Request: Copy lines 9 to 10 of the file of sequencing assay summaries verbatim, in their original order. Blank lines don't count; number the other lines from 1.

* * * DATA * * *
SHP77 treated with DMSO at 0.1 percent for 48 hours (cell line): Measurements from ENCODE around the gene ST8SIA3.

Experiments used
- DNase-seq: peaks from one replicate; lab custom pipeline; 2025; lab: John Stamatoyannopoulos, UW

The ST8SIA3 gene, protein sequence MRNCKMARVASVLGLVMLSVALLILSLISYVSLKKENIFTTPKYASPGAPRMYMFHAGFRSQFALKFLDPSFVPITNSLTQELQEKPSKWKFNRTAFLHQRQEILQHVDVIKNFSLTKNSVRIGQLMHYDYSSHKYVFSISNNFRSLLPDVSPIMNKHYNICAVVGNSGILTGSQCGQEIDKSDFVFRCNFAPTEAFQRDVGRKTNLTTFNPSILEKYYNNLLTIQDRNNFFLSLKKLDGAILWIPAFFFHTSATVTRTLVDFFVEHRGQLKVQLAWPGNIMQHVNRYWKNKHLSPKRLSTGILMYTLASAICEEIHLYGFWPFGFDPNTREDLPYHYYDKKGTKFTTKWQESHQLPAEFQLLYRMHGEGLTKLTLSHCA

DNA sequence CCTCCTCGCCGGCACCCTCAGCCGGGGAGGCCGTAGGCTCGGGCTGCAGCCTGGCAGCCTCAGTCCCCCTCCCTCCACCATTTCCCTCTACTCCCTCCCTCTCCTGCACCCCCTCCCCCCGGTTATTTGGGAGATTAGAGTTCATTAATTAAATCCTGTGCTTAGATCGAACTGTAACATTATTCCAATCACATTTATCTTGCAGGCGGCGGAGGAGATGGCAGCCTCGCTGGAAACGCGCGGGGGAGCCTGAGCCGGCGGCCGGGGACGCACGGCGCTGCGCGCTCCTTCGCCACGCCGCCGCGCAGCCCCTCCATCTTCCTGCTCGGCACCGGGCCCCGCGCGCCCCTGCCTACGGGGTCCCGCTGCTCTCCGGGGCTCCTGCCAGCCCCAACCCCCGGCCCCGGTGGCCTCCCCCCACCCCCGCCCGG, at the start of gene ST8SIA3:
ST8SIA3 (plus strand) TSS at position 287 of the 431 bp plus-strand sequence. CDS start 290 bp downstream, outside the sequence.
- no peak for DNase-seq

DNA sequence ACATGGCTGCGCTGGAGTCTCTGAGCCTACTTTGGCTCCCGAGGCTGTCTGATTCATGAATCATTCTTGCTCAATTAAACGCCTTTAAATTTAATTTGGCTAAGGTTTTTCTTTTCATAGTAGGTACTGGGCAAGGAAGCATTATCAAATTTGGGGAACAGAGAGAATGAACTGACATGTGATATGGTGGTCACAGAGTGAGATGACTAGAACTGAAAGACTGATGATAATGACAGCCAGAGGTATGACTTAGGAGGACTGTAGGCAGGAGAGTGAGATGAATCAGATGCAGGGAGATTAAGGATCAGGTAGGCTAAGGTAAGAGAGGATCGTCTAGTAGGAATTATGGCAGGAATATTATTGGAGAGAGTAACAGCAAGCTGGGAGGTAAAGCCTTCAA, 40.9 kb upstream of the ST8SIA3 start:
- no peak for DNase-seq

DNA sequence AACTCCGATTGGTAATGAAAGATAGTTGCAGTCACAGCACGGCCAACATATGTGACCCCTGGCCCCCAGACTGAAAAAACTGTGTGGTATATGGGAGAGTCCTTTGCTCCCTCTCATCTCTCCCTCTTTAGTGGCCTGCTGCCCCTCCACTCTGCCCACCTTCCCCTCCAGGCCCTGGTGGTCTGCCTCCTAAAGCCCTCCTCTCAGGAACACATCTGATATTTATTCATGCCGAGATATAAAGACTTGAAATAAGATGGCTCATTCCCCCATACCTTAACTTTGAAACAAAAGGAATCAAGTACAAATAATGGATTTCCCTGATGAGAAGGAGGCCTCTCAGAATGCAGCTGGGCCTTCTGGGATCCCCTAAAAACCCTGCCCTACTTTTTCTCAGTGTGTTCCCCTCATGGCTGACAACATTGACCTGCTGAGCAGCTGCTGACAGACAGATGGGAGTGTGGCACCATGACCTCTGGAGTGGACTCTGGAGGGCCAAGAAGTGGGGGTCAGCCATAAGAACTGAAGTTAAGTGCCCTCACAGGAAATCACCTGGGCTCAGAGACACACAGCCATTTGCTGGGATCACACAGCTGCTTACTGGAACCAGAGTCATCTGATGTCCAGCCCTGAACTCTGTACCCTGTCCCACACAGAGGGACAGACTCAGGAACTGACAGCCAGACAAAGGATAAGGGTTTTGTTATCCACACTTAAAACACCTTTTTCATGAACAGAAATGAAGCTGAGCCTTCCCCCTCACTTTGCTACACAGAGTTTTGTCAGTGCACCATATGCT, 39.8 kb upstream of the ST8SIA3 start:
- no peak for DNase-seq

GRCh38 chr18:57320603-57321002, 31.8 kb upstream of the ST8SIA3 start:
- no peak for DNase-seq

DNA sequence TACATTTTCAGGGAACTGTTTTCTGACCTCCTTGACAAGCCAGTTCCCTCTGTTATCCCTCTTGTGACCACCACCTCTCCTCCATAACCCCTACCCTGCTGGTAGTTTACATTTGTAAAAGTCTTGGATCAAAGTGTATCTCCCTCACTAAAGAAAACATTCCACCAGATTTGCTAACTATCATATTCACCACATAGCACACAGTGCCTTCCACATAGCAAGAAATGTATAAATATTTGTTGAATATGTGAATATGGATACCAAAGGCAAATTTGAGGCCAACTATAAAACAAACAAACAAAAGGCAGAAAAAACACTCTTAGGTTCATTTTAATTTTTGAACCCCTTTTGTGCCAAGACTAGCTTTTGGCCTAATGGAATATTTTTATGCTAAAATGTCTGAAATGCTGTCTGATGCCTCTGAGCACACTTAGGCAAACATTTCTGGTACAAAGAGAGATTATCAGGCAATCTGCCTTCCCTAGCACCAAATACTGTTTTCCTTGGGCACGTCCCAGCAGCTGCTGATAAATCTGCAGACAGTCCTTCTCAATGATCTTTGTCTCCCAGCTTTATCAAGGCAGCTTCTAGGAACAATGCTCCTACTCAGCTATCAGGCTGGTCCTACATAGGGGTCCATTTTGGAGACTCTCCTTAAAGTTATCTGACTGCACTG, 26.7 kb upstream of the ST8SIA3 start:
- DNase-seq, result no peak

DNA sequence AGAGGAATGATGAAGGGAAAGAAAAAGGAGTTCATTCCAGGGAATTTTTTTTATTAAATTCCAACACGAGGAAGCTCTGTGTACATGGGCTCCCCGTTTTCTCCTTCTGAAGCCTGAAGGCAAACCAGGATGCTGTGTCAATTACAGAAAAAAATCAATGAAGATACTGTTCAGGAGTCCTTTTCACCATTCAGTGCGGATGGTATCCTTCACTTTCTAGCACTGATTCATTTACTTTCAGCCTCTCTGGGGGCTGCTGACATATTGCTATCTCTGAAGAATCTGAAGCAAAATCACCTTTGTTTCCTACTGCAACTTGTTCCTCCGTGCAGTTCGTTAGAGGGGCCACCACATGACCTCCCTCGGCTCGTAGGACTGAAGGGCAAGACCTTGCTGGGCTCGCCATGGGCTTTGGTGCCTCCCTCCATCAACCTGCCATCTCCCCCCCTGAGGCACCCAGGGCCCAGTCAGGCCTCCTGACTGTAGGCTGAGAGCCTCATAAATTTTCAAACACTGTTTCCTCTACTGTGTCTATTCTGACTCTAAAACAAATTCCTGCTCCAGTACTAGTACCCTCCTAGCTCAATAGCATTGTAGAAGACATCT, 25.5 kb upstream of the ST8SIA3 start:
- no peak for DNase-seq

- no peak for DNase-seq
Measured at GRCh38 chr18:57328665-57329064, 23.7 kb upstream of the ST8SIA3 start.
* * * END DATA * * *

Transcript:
- no peak for DNase-seq

DNA sequence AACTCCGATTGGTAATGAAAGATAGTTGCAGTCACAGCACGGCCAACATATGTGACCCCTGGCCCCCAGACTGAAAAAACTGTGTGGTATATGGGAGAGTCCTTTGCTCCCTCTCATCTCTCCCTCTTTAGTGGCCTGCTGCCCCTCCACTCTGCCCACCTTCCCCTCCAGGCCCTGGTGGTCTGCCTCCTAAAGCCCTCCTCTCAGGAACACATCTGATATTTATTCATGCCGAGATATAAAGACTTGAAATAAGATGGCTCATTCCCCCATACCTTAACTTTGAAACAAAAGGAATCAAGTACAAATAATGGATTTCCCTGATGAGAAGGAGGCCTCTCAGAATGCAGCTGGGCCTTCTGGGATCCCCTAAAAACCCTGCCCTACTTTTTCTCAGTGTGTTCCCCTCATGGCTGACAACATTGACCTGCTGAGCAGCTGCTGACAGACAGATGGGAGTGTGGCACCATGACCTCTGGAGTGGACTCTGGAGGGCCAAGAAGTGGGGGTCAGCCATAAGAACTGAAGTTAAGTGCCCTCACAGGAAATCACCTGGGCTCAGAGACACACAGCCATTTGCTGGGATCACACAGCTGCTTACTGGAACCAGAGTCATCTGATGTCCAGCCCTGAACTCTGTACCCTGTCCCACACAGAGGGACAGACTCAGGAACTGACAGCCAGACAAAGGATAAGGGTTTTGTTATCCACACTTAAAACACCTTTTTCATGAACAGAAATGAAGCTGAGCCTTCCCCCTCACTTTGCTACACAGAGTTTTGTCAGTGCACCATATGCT, 39.8 kb upstream of the ST8SIA3 start: